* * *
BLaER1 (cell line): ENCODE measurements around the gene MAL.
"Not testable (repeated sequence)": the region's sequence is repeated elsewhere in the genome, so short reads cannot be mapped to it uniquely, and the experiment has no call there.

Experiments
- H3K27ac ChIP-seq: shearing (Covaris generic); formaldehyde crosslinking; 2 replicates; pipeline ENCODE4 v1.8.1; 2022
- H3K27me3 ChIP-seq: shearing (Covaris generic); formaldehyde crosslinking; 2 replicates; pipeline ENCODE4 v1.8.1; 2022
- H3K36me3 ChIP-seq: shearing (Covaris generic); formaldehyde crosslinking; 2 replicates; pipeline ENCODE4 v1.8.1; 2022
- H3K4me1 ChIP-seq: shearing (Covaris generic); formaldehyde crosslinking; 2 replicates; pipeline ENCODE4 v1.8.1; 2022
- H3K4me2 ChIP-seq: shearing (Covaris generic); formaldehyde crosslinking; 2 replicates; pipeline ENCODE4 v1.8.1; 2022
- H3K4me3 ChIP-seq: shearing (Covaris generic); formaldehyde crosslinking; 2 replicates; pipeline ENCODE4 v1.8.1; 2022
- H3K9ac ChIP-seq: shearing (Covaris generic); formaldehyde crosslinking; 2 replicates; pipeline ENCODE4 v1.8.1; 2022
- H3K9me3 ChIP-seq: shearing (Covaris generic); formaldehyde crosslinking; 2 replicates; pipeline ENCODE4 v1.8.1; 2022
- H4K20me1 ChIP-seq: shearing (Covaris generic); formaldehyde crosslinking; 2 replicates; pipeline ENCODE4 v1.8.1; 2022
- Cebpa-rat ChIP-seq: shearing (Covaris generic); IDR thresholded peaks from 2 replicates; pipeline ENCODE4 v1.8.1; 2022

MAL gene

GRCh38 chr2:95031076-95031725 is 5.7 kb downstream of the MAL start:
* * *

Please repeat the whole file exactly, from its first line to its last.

BLaER1 (cell line): ENCODE measurements around the gene MAL.
"Not testable (repeated sequence)": the region's sequence is repeated elsewhere in the genome, so short reads cannot be mapped to it uniquely, and the experiment has no call there.

Experiments
- H3K27ac ChIP-seq: shearing (Covaris generic); formaldehyde crosslinking; 2 replicates; pipeline ENCODE4 v1.8.1; 2022
- H3K27me3 ChIP-seq: shearing (Covaris generic); formaldehyde crosslinking; 2 replicates; pipeline ENCODE4 v1.8.1; 2022
- H3K36me3 ChIP-seq: shearing (Covaris generic); formaldehyde crosslinking; 2 replicates; pipeline ENCODE4 v1.8.1; 2022
- H3K4me1 ChIP-seq: shearing (Covaris generic); formaldehyde crosslinking; 2 replicates; pipeline ENCODE4 v1.8.1; 2022
- H3K4me2 ChIP-seq: shearing (Covaris generic); formaldehyde crosslinking; 2 replicates; pipeline ENCODE4 v1.8.1; 2022
- H3K4me3 ChIP-seq: shearing (Covaris generic); formaldehyde crosslinking; 2 replicates; pipeline ENCODE4 v1.8.1; 2022
- H3K9ac ChIP-seq: shearing (Covaris generic); formaldehyde crosslinking; 2 replicates; pipeline ENCODE4 v1.8.1; 2022
- H3K9me3 ChIP-seq: shearing (Covaris generic); formaldehyde crosslinking; 2 replicates; pipeline ENCODE4 v1.8.1; 2022
- H4K20me1 ChIP-seq: shearing (Covaris generic); formaldehyde crosslinking; 2 replicates; pipeline ENCODE4 v1.8.1; 2022
- Cebpa-rat ChIP-seq: shearing (Covaris generic); IDR thresholded peaks from 2 replicates; pipeline ENCODE4 v1.8.1; 2022

MAL gene

GRCh38 chr2:95031076-95031725 is 5.7 kb downstream of the MAL start: